Proposal for reinstituting group libel law
claeyser at slu.edu
Wed Mar 7 08:14:17 PST 2007
It's not necessary to ground group-libel claims on the reputation of the
group. If a slur is repeated often enough, it diminishes the reputation
and therefore free action of all individuals who might fit the slur.
The principle is the same as that by which public-nuisance law and
environmental clean-air rules can be understood as public actions
attacking a series of significant but still low-level individual
nuisances against a lot of land owners.
If so, then, on one hand, the constitutional case for group libel is
stronger, along the analogy that Frankfurter made in Beauharnais to
individual libel. On the other hand, at the level of legislation, one
needs to decide how best to protect those reputational interests.
Individual lawsuits probably aren't administratively cost-effective, and
there's too much of a likelihood that the only plaintiffs will be
gadflies. I'd stick with criminal prosecution. Even acknowledging the
risk of partisan prosecutions, I'd still bet that prosecutions would be
rare, because they're time intensive, and they're a distraction from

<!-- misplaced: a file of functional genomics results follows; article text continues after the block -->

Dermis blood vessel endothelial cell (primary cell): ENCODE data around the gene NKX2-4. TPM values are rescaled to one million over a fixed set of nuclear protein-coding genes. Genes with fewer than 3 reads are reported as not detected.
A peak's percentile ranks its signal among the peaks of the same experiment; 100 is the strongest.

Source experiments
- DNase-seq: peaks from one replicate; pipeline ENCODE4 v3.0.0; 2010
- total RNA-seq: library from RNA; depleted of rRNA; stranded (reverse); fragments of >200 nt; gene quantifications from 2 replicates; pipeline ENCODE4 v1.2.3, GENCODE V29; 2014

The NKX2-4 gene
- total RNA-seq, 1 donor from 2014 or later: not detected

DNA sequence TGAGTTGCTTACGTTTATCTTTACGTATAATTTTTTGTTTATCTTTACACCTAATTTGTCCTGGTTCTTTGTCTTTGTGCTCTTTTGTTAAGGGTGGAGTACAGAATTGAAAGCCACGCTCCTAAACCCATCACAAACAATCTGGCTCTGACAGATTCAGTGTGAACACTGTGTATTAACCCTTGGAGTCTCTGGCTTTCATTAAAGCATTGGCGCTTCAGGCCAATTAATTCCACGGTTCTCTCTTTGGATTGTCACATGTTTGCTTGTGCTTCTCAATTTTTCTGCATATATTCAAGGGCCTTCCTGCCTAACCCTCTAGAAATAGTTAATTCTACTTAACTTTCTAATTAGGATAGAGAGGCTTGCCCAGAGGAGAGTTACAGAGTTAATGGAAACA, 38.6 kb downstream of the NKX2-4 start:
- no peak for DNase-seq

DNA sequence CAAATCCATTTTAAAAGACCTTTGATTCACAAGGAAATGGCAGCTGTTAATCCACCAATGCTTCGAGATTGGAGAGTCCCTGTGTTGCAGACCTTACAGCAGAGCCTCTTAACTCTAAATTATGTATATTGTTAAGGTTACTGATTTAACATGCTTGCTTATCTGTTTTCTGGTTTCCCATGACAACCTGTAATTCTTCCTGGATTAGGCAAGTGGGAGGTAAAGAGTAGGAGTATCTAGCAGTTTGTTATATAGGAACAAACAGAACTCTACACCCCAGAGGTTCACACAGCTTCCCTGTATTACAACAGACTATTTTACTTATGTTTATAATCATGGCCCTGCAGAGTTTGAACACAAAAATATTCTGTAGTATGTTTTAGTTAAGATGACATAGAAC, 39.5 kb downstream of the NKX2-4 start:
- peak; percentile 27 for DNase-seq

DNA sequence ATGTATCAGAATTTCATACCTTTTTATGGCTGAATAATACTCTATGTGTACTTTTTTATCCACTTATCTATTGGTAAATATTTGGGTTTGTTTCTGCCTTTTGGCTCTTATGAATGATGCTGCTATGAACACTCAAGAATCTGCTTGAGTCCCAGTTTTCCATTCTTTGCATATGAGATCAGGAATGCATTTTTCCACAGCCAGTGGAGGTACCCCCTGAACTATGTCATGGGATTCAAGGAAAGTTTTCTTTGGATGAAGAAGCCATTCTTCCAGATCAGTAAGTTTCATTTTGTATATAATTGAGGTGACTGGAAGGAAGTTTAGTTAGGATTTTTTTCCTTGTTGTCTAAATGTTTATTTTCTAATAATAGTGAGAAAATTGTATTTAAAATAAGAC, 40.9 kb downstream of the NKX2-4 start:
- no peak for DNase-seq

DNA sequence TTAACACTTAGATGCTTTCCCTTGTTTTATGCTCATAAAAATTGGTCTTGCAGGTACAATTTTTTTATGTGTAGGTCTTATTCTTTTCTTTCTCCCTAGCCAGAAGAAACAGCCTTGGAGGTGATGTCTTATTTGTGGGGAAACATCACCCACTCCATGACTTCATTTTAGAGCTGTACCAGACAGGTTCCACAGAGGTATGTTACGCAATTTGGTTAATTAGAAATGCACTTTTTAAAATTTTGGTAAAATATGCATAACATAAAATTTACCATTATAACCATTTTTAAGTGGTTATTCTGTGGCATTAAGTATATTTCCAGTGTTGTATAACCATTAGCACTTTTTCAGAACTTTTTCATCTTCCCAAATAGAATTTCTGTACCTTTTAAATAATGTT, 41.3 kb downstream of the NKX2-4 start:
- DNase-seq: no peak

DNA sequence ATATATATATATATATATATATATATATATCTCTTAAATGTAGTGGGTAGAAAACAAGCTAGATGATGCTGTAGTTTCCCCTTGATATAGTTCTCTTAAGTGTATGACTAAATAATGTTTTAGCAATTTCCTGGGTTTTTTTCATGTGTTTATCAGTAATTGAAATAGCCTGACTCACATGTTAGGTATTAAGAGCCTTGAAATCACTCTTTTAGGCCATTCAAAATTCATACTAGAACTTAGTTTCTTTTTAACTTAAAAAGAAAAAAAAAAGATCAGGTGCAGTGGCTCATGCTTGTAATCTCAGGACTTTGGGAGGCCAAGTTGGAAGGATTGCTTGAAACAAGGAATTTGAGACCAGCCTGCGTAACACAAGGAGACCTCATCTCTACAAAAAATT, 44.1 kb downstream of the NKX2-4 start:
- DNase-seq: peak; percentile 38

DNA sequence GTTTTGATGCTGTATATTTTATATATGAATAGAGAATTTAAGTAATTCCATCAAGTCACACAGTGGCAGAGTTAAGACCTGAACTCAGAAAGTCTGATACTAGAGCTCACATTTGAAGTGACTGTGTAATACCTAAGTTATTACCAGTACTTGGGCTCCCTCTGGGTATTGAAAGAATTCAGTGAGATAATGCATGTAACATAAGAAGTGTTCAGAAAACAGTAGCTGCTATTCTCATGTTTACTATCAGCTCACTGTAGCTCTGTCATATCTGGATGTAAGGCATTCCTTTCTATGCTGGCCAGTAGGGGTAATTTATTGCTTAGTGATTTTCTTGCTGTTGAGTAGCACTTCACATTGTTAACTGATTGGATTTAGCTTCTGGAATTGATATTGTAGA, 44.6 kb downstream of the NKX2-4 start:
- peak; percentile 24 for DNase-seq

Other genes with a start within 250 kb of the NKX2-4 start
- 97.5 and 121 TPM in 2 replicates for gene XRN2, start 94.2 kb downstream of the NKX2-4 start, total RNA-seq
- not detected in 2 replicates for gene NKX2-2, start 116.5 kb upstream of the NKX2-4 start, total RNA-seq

ordinary life & property crimes unless the libel is really serious. And
the public nature of the lawsuit would exert a teaching function
countering the slur.
Saint Louis University
Harry Pohlman wrote:
> i've enjoyed this thread on group libel, but i still am very skeptical
> about basing civil liability on false historical claims, partly for
> the reasons that Eugene has so ably argued, but also because, unless i
> am mistaken, statements have to be defamatory before they can
> constitute libel, that is, they have to be injurious to reputation.
> does a racial or ethnic group have a reputation in the sense that an
> individual has one? which groups are legally entitled to claim
> "reputations?" and even if some groups are legally entitled to
> reputations, could they prove compensatory harm if some crazy person
> makes a wild historical allegation? (i'm assuming that Bernard Lewis
> would be protected on other grounds.) how would one go about proving
> that such denials of the holocaust have hurt the reputation of Jews?
> would juries decide these questions? in any case, perhaps i missed
> this along the way, but wouldn't a proposal for group libel have to
> address these questions, especially post-SULLIVAN.
> Harry Pohlman
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